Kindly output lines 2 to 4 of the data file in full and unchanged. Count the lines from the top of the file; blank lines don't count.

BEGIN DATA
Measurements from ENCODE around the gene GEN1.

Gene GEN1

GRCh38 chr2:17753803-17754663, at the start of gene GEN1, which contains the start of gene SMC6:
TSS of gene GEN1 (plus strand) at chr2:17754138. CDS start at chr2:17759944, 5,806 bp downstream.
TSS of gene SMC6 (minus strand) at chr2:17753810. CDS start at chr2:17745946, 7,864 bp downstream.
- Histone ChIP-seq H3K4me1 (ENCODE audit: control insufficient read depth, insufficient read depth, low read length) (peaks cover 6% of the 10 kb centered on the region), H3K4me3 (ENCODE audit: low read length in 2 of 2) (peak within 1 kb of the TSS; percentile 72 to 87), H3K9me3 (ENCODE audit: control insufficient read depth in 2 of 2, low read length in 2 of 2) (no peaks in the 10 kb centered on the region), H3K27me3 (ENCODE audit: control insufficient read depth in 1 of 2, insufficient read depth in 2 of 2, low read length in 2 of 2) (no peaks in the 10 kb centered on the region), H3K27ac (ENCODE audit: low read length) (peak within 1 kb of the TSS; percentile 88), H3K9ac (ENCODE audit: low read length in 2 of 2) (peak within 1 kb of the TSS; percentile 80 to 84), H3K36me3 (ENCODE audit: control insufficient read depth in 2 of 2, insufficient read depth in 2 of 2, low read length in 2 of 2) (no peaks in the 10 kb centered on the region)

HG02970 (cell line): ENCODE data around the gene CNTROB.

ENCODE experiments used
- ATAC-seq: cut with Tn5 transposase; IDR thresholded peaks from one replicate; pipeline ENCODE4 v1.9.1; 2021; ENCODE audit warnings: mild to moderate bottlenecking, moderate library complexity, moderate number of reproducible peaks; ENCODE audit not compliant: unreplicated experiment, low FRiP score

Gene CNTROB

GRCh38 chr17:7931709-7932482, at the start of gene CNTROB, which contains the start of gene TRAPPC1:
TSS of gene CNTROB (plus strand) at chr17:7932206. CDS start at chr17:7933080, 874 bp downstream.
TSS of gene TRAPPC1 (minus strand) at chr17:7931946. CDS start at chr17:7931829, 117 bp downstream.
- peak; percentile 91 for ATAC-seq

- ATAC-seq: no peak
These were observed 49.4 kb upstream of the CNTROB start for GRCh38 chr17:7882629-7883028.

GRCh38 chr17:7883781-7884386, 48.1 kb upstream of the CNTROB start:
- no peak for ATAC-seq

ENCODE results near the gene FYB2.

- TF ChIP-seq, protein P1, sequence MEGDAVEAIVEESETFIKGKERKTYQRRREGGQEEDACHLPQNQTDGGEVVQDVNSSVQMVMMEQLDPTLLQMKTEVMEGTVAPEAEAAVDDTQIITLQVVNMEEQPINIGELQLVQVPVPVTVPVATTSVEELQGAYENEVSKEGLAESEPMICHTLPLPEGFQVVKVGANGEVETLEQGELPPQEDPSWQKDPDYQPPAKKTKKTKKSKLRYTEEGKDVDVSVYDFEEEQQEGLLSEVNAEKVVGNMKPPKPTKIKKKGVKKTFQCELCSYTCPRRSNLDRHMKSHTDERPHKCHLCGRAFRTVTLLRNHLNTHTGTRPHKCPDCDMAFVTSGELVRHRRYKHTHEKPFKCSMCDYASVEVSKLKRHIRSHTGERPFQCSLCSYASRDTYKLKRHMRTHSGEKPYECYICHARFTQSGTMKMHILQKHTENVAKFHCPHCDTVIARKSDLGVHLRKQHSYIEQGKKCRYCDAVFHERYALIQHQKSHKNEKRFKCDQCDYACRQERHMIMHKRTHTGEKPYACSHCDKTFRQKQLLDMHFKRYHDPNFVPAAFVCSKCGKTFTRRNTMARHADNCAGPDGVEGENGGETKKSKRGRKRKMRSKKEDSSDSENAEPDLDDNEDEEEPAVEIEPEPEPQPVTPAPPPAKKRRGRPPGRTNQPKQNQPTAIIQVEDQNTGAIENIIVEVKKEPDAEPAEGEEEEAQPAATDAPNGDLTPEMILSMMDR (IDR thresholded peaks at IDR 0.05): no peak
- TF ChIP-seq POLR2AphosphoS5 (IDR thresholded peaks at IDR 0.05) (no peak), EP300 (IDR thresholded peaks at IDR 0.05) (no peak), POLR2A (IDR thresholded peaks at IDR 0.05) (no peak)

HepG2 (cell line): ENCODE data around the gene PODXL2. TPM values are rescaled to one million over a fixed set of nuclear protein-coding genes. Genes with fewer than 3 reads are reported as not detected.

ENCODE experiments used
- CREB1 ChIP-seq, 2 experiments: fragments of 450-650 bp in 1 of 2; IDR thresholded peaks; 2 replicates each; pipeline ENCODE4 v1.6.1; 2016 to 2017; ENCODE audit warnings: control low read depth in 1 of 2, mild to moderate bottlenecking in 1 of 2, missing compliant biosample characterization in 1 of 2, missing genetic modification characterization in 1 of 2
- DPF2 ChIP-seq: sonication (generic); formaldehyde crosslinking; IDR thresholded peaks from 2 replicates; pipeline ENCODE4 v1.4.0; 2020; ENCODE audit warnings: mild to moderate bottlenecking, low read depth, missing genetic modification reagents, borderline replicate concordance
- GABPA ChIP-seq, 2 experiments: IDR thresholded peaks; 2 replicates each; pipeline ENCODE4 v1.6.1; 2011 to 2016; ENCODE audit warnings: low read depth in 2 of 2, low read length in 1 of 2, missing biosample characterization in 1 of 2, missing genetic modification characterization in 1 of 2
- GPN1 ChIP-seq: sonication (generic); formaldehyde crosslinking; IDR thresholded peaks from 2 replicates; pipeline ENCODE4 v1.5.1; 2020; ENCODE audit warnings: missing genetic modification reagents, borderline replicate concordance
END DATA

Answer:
Gene GEN1

GRCh38 chr2:17753803-17754663, at the start of gene GEN1, which contains the start of gene SMC6:
TSS of gene GEN1 (plus strand) at chr2:17754138. CDS start at chr2:17759944, 5,806 bp downstream.